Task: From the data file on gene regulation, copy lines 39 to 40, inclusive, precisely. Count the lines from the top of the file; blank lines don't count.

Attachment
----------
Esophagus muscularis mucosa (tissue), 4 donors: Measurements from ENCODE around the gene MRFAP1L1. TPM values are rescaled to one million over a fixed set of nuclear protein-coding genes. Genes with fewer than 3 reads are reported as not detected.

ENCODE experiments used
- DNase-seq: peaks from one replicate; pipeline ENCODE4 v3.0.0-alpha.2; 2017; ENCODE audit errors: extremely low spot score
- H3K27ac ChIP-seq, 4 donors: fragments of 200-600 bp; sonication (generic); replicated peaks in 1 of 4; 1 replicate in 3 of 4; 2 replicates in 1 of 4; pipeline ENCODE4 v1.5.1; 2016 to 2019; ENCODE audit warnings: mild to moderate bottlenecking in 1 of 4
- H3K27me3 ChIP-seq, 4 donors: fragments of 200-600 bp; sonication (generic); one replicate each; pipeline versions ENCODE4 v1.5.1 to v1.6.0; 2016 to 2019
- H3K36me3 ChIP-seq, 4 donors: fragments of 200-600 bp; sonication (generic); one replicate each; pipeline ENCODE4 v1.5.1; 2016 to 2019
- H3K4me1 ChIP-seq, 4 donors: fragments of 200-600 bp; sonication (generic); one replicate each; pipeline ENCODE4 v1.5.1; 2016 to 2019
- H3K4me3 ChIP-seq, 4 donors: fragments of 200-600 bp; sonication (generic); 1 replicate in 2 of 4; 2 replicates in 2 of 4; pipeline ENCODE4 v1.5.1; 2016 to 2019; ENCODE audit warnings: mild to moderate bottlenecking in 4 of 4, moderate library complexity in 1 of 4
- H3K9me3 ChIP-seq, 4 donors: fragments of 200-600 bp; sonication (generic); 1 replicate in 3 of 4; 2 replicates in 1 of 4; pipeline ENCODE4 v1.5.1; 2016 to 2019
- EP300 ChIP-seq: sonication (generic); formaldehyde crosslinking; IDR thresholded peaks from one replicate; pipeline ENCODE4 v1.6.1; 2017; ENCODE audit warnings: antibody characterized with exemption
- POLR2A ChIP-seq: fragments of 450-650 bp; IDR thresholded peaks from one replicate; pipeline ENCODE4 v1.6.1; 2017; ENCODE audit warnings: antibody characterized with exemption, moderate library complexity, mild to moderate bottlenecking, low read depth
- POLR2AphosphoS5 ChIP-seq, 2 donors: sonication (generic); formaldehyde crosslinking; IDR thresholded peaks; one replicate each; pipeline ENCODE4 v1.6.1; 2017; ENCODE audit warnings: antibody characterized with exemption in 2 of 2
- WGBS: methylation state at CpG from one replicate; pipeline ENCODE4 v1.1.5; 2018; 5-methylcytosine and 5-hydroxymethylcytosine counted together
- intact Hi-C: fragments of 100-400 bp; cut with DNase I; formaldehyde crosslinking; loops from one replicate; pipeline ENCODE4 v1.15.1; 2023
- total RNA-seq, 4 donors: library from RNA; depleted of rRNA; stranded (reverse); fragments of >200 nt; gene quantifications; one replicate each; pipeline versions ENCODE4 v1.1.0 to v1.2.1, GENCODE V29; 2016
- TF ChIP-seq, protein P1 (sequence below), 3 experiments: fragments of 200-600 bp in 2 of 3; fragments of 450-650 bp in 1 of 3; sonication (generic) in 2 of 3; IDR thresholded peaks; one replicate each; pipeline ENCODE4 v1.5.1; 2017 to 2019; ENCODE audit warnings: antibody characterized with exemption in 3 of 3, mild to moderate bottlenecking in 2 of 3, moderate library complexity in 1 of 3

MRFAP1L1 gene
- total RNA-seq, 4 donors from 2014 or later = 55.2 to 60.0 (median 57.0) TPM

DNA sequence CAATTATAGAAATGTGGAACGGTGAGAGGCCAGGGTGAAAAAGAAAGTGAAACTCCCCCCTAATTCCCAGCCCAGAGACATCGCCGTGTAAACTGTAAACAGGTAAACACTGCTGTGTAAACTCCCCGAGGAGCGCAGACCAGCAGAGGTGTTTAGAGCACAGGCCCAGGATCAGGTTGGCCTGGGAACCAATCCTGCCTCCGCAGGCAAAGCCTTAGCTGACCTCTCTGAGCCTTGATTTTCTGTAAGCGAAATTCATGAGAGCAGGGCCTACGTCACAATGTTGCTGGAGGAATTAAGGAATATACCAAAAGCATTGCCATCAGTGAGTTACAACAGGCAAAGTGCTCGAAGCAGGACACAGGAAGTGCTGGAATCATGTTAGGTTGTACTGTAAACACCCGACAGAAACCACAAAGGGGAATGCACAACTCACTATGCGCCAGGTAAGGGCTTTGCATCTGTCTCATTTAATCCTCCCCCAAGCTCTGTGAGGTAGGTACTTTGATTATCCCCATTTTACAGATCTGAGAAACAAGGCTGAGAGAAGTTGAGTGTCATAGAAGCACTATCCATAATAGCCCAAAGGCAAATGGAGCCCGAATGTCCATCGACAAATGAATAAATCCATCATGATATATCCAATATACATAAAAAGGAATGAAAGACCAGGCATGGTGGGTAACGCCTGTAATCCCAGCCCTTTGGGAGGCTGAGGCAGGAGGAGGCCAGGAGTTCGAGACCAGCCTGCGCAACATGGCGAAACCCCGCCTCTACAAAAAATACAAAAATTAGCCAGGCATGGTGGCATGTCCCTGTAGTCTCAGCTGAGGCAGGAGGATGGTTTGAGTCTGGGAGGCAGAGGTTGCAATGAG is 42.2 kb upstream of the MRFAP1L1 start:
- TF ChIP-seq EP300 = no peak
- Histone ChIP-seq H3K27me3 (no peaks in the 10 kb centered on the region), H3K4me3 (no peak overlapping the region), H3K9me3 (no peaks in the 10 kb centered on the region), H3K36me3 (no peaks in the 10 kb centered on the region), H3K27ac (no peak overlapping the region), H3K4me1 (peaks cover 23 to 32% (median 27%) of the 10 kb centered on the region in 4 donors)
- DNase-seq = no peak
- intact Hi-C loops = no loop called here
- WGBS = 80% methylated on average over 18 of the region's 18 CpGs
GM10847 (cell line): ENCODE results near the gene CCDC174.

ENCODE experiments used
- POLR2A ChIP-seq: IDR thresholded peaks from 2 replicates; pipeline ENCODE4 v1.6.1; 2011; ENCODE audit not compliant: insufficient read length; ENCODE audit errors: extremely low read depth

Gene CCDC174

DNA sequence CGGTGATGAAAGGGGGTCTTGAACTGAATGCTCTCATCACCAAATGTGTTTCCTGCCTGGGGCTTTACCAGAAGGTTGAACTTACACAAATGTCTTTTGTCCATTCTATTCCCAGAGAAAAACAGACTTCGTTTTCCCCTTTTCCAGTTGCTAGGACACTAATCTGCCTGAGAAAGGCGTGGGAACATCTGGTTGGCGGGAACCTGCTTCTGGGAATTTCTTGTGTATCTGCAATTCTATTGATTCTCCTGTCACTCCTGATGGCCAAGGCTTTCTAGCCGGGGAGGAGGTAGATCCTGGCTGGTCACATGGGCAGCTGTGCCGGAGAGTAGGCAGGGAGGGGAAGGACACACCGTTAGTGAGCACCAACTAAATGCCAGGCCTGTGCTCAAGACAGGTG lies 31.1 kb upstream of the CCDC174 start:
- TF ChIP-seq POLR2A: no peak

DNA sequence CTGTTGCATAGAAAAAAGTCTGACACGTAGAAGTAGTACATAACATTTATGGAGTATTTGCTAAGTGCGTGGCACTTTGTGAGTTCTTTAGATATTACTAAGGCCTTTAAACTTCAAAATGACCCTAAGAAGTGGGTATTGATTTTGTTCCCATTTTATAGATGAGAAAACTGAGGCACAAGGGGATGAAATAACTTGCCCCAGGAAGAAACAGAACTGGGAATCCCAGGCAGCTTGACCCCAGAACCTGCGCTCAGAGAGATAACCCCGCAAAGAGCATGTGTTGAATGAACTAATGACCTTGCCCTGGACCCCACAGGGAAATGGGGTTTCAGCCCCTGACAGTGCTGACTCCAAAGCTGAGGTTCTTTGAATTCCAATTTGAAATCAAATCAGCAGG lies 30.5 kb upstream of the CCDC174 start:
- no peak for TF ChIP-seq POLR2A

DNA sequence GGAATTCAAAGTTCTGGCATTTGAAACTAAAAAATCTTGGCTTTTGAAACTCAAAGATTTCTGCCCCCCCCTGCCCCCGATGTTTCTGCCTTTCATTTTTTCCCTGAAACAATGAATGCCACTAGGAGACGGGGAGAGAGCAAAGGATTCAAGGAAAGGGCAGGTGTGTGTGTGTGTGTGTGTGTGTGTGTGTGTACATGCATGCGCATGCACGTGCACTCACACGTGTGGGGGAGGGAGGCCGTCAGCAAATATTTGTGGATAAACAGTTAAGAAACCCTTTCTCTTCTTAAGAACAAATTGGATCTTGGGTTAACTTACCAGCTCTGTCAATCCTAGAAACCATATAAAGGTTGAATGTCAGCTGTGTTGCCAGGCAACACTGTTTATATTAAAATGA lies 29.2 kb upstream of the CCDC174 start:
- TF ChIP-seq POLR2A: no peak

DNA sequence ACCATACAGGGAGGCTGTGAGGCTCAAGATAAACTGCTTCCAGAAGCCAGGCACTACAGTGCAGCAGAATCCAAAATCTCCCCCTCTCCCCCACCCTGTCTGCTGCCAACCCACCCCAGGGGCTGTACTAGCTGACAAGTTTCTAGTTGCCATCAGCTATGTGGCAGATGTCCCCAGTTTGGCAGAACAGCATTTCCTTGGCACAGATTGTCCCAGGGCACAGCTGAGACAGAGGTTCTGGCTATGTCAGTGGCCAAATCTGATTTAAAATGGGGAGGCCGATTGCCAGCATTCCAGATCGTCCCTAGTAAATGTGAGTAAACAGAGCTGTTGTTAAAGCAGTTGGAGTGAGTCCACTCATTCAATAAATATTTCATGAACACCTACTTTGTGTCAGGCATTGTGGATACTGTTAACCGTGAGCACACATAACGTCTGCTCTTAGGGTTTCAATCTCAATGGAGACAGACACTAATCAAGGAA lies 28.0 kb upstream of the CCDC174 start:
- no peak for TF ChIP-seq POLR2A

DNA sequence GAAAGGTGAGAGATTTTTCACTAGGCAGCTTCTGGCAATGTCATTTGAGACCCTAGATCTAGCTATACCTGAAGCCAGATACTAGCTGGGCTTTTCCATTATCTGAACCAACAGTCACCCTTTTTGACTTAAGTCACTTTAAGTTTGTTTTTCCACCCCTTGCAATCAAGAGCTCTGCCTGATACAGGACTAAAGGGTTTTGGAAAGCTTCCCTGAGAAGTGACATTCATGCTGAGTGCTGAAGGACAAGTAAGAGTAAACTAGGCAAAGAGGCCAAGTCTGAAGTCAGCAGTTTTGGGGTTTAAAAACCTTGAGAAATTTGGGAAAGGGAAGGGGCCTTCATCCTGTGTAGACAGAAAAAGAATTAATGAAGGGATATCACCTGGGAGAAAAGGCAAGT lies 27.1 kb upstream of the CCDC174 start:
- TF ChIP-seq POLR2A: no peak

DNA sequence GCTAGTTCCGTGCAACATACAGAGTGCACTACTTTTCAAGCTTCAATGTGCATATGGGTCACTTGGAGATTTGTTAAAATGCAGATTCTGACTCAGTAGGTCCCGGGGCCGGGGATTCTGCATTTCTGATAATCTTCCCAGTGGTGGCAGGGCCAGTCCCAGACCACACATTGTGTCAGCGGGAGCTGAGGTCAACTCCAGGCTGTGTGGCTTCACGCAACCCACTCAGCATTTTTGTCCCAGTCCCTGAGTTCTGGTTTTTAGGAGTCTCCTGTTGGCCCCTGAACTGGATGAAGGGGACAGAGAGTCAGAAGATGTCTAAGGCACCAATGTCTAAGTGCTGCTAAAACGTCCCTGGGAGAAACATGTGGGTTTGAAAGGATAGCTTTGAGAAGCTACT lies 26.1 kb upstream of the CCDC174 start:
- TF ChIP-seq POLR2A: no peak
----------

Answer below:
DNA sequence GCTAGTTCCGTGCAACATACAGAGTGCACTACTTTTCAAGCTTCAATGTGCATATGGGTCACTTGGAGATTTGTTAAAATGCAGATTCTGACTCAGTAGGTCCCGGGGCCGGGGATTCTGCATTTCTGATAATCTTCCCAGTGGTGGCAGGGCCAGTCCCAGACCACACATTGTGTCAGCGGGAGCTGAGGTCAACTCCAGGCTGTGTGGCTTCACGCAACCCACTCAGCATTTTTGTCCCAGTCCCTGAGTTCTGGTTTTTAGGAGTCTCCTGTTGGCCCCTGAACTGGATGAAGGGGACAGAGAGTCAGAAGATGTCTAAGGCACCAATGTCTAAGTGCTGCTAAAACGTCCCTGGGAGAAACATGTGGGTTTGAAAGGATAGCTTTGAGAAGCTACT lies 26.1 kb upstream of the CCDC174 start:
- TF ChIP-seq POLR2A: no peak